Thursday 3 May 2012

What killed the Australian Thylacine.

The Thylacine, also known as the Tasmanian Tiger or Marsupial Wolf, was a large, predatory, marsupial mammal which roamed Australia from about four million years ago until about 3500 years ago, when it became extinct on the Australia mainland, though it persisted on the island of Tasmania till the twentieth century. The period when the Thylacine went extinct on the Australian mainland co-insides with the adoption of a number of new technologies by human populations across mainland Australia (but not Tasmania) leading to a rise in human populations across the continent, and also the introduction of Dingos (wild dogs) to mainland Australia (but again, not Tasmania). These two events are both likely to have contributed to the downfall of the mainland Thylacines, though the contribution of each to the eventual extinction has been hard to assess.

A Thylacine, front, and a Dingo, behind. Carl Buell.

Invasive predators can cause problems for their indigenous rivals in a number of ways. Most obviously they often tend to outcompete them. Prey animals that evolved alongside the indigenous predator will have developed methods of avoiding predation by it, but are often unable to cope with the invasive predator, which may use novel, unfamiliar hunting strategies (such as hunting in packs, which Dingos do, but which Thylacines are not thought to have done). This will cause the incoming predator to suppress prey numbers till they have time to adapt to the novel predation methods. This is more damaging still if individual members of the new species have a larger individual prey requirement; again this is likely to have been the case with the placental Dingos being presumed to have had a faster metabolism than the marsupial Thylacines.

Introduced predators can be even more of a threat if they directly attack members of the indigenous species. Predators will often attack and kill members of smaller predatory species with which they compete, even if they do not actually eat the rival species. Like prey items, predators may be particularly vulnerable if they encounter a novel rival species which behaves in ways they have not evolved to counter.

Until now Thylacines have been thought to have been reasonably safe against direct attacks by Dingos, as members of the surviving twentieth century population in Tasmania were too large, with the females matching the largest Dingos in size, and the males being considerably larger.

In a paper published in the journal PLoS One on 2 May 2012, Mike Letnic of the School of Biological, Earth and Environmental Sciences at the University of New South Wales, Melanie Fillios of the Department of Archaeology at the University of Sydney and Mathew Crowther of the School of Biological Sciences at the University of Sydney, discuss the results of a study of subfossil Dingo and Thylacine specimens from the Western Australian Museum, gathered in temperate southwest Australia and the semi-arid Nullarbor region.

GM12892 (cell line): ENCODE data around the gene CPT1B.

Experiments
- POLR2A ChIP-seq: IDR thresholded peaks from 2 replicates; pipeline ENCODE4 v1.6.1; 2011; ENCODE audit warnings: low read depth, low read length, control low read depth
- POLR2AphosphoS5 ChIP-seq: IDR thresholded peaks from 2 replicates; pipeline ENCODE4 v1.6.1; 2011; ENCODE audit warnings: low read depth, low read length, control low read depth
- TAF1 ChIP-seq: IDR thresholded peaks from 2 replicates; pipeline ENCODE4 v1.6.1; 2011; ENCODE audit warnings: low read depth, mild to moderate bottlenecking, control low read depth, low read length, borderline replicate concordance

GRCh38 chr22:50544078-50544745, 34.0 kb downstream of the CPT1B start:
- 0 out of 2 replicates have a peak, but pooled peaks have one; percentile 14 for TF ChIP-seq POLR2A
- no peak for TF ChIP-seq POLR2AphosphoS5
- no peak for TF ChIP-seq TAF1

This revealed that he Thylacines of southwest Australia and the Nullarbor region were considerably smaller than those of Tasmania, with only the largest males being comparable in size to a Dingo, and the females typically being around half the size. This suggests that any hostile encounters between the solitary Thylacines and the pack-hunting Dingos would have gone very badly for the Thylacines. Even if the Dingos only targeted female Thylacines the effect on the Thylacine population level would have been devastating; most animals can cope with a sharp drop in the number of male animals, but females are essential to maintaining the population.

Skulls from the Western Australian Museum. Left, female Thylacine. Center, male Thylacine. Right, Dingo. All from the Nullarbor region. Scale bar is 5 cm. Letnic, Fillios & Crowther (2012).

Sufficient material was not available from other regions to assess the sizes of Thylacines across continental Australia, but individual teeth from southeast Australia and a partial skull from the Cape Range in the northwest of the continent suggest that the samples from the Western Australian Museum are a better model than those from Tasmania.

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